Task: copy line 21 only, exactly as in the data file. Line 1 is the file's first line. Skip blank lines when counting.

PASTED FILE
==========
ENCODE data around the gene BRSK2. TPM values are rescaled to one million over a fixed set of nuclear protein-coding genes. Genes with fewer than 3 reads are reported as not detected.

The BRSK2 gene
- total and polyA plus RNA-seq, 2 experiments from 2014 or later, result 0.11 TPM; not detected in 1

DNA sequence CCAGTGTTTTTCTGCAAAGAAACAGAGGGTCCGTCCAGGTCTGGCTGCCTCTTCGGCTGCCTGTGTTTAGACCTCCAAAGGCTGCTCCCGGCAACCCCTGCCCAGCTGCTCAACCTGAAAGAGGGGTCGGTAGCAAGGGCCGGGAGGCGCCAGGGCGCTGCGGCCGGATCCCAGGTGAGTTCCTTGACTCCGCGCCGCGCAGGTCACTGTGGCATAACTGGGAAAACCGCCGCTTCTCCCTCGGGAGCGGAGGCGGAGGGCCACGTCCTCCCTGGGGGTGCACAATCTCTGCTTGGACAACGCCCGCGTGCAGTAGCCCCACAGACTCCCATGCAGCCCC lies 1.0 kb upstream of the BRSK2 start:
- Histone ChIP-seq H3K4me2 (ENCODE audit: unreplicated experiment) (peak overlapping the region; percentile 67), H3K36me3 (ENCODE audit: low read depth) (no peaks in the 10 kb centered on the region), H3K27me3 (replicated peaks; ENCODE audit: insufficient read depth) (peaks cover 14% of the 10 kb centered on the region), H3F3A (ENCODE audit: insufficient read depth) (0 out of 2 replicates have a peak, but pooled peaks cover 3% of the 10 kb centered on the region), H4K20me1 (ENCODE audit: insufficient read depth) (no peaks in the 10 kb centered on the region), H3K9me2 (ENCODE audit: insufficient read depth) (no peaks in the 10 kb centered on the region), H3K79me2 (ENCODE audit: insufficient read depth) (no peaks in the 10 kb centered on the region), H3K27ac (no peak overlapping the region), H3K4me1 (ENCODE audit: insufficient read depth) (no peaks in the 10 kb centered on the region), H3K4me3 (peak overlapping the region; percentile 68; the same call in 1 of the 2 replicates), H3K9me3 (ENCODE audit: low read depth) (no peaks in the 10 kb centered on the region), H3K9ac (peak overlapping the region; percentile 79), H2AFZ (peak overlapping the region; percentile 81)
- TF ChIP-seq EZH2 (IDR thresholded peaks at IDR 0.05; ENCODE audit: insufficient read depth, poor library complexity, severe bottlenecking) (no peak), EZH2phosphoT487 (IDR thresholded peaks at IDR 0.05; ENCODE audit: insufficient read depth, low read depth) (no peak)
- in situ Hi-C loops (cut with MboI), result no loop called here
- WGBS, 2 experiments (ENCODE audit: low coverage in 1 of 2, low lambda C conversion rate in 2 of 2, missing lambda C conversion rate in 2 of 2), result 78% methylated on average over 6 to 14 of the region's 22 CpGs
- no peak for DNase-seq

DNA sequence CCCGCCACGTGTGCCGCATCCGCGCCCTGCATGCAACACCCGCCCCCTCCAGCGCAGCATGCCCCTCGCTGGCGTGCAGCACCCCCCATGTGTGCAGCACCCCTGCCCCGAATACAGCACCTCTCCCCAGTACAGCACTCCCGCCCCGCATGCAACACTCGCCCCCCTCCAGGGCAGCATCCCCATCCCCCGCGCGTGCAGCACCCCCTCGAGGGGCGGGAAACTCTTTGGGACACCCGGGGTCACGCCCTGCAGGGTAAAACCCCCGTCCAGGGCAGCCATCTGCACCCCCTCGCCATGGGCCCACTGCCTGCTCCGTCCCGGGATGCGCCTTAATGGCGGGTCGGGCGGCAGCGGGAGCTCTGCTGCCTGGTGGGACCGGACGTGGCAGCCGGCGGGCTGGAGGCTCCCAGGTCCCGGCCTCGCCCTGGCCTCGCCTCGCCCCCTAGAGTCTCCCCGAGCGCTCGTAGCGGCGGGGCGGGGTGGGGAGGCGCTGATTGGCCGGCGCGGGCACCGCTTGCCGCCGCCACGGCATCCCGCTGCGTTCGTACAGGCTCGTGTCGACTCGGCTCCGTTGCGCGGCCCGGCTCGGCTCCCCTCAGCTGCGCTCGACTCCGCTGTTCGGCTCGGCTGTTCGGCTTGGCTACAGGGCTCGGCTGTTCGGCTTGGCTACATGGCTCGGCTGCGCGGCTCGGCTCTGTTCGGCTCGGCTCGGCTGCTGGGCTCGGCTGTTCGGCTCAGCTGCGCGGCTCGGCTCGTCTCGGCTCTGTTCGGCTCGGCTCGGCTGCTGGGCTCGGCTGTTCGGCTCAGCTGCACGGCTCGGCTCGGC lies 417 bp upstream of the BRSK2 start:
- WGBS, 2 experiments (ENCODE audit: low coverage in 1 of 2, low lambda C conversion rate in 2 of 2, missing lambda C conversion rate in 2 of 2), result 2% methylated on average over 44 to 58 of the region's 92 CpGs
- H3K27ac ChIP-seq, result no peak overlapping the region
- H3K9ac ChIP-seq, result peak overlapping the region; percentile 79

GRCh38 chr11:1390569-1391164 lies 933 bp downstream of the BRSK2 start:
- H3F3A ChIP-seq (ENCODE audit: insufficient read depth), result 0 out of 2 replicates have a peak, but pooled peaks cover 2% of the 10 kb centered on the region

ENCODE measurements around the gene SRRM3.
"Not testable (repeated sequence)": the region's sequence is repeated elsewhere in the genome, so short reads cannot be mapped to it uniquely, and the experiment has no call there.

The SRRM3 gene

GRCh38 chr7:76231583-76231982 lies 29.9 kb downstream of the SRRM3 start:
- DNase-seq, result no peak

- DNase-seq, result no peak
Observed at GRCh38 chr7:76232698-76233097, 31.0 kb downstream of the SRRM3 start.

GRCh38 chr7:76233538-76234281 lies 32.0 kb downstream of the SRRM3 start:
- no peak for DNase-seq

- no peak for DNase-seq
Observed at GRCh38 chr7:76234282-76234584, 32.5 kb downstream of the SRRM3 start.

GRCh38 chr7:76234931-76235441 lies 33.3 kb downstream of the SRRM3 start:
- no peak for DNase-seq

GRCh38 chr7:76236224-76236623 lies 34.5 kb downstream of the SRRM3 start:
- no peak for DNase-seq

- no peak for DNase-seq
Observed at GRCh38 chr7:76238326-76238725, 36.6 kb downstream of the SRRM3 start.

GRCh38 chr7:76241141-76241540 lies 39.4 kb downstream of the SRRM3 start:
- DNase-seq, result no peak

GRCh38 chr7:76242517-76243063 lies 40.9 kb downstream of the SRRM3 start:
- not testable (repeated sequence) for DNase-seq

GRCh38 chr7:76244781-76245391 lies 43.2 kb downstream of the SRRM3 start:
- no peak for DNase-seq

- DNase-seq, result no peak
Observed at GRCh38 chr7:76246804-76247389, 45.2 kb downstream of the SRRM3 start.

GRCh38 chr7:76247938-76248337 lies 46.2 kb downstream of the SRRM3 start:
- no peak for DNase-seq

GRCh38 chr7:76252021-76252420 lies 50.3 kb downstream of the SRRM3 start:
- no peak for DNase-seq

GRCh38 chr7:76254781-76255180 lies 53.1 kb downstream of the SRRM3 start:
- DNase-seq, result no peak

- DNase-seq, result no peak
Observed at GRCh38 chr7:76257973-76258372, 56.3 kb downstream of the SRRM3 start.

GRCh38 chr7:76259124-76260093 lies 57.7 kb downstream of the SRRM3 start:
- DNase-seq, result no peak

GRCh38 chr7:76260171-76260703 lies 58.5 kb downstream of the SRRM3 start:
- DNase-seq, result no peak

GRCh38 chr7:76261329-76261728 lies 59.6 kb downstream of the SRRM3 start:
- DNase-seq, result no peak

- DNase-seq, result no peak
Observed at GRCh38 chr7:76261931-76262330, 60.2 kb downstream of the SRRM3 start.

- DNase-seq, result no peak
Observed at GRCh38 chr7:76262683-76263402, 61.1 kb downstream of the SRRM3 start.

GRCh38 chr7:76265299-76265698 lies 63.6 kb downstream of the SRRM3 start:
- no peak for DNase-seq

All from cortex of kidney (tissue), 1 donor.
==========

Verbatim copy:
- DNase-seq, result no peak